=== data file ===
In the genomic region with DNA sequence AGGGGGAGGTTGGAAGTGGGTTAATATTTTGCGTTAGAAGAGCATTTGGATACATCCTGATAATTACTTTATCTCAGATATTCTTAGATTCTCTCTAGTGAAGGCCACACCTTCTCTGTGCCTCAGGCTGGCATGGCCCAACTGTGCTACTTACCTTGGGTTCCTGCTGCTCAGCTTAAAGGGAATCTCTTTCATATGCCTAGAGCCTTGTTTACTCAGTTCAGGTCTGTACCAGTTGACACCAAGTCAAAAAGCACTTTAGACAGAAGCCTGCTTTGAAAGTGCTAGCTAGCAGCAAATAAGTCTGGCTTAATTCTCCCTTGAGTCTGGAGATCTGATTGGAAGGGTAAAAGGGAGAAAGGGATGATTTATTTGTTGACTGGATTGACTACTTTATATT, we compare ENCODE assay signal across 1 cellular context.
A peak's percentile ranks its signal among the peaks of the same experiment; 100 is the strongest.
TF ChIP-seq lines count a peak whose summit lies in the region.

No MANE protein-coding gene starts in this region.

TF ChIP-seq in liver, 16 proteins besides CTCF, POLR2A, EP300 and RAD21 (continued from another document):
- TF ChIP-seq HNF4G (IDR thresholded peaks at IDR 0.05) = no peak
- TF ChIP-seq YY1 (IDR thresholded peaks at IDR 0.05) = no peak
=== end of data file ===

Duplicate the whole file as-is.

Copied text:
In the genomic region with DNA sequence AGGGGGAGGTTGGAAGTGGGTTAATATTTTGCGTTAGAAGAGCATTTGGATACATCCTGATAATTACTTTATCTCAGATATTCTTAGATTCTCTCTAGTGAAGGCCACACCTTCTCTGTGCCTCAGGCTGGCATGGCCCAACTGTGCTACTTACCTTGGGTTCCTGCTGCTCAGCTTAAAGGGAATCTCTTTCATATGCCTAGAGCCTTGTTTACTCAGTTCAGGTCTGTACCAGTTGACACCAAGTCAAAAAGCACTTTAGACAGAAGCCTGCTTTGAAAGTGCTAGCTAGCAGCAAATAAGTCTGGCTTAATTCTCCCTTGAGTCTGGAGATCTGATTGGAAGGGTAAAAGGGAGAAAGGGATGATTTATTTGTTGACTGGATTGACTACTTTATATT, we compare ENCODE assay signal across 1 cellular context.
A peak's percentile ranks its signal among the peaks of the same experiment; 100 is the strongest.
TF ChIP-seq lines count a peak whose summit lies in the region.

No MANE protein-coding gene starts in this region.

TF ChIP-seq in liver, 16 proteins besides CTCF, POLR2A, EP300 and RAD21 (continued from another document):
- TF ChIP-seq HNF4G (IDR thresholded peaks at IDR 0.05) = no peak
- TF ChIP-seq YY1 (IDR thresholded peaks at IDR 0.05) = no peak